By Robert Vamosi
Once again, we enlisted CNET Labs to design and perform our antispyware tests. For specific samples, we asked Download.com to send us adware and spyware they've seen in the wild, to better replicate the examples you are likely to encounter on your own, not theoretical or "zoo" examples. From the Download.com list, CNET Labs selected 10 independently verified, representative adware/spyware applications. These were first added to a clean Windows XP machine to test how the antispyware protection behaves to actively shield the PC from new spyware. Then, using another image, we added the antispyware program to an already infected hard drive to see how it scanned and removed the infections. For our tests, we looked at the registry files, specifically the system registry launch points, to see whether the antispyware application only blocked or attempted to remove the infection. For more details, see our How we test antispyware software page.
Over the last few years, traditional antivirus companies have purchased standalone antispyware vendors, so for this year's list we have included antivirus programs with antispyware, antispyware with antivirus, and, of course, standalone antispyware. In general, antivirus programs that include antispyware protection fared better than standalone antispyware, the exception being ZoneAlarm, which performed well with a strong personal firewall instead of antivirus. There is not enough information to prove that having antispyware with antivirus protection is better, given that two out of the top four did not have antivirus. Webroot Spy Sweeper and PC Tools Spyware Doctor are in the process of adding antivirus protection to their existing antispyware offerings, but so far the results are mixed. Surprisingly two more-traditional antispyware programs--Ad-Aware and CA Anti-Spyware (formerly eTrust PestPatrol)--placed near the bottom of our 2008 rankings.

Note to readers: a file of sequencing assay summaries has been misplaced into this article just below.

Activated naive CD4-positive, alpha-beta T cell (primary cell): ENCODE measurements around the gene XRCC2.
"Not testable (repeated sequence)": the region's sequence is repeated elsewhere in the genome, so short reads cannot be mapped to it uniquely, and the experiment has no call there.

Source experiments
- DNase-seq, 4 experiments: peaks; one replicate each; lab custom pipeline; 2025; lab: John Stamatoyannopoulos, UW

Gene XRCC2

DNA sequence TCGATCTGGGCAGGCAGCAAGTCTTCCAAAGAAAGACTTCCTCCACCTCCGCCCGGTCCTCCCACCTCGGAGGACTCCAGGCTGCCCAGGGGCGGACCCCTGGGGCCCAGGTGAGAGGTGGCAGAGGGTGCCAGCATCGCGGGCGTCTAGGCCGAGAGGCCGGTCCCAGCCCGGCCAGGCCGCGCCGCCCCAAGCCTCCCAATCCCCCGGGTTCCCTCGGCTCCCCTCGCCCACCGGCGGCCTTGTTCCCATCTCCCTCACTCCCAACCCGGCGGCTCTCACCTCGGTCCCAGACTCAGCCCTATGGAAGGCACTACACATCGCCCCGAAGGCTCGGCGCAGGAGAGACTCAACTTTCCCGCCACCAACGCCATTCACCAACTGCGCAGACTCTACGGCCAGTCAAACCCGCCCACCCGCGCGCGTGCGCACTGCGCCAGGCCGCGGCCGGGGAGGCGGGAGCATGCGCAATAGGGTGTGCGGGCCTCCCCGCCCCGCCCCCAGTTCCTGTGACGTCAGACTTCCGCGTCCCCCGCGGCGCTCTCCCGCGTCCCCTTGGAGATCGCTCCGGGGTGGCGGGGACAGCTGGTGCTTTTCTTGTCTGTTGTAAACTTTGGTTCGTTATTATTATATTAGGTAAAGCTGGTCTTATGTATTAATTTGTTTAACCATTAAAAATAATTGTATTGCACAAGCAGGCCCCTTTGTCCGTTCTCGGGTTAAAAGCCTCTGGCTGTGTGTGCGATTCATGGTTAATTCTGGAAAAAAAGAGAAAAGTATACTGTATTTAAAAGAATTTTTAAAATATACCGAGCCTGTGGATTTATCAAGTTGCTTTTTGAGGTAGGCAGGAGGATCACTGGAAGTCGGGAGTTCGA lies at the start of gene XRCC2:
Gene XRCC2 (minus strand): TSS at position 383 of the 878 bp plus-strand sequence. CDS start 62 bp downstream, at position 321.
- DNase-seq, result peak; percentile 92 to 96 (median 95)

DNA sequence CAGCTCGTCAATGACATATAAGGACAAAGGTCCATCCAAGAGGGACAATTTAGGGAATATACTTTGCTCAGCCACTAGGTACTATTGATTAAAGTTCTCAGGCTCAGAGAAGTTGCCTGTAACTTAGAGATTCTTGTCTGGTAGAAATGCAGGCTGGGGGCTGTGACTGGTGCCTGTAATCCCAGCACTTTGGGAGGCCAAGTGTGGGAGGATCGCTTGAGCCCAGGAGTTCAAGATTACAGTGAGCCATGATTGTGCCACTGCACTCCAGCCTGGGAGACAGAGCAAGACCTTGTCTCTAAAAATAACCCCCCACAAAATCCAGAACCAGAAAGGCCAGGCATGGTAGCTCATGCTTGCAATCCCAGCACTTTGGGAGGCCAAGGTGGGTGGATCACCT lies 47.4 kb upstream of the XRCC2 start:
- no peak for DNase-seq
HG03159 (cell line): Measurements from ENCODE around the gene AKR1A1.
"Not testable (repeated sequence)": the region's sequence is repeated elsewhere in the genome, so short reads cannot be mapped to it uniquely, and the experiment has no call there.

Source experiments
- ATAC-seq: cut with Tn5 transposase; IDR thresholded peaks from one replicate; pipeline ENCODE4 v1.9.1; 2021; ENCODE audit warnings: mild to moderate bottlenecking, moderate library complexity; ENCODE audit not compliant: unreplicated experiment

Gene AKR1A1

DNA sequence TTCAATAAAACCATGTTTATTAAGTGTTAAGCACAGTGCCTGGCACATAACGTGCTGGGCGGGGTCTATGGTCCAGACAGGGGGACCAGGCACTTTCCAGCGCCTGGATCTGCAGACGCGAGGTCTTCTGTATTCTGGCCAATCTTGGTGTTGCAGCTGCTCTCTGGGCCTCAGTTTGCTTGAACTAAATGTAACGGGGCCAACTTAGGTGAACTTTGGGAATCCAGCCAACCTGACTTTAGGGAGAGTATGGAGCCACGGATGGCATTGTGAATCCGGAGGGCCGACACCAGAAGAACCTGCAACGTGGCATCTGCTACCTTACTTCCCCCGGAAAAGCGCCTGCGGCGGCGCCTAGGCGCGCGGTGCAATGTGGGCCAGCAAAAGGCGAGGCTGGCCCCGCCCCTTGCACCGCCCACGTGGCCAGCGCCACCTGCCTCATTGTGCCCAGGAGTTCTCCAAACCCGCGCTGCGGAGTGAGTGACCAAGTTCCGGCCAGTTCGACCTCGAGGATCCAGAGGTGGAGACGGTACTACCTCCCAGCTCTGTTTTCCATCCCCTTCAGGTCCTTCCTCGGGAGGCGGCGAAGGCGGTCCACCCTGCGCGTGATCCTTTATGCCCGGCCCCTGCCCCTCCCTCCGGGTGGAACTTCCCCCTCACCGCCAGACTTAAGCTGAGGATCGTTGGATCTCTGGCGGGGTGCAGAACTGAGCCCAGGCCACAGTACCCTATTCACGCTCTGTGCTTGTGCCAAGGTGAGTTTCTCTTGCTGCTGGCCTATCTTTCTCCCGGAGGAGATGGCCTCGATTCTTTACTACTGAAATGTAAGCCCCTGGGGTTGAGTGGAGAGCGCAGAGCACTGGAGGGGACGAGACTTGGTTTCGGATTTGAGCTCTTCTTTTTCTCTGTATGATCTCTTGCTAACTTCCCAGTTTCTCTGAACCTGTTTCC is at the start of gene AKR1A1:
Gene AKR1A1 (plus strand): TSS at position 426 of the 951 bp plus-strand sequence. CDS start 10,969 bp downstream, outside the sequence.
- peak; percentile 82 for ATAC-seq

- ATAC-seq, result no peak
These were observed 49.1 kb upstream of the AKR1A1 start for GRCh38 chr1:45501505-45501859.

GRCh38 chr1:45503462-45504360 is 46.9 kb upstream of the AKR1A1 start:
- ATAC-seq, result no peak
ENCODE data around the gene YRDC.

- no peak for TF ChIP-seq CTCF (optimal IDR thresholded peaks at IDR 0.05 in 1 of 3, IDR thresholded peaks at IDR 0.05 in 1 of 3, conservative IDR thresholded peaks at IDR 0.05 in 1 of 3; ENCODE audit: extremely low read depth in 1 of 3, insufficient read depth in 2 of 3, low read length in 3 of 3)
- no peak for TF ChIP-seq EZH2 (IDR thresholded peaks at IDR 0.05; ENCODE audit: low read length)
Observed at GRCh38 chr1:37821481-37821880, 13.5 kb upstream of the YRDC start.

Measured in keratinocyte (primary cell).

In the midst of compiling this year's collection of best antispyware programs, we uncovered more than a few antispyware products falsely advertising themselves as CNET Editors' Choice winners. Only Spybot, Ad-Aware, ZoneAlarm, and now Sunbelt CounterSpy can legitimately make that claim. Readers should be weary of false advertising by unscrupulous antispyware vendors.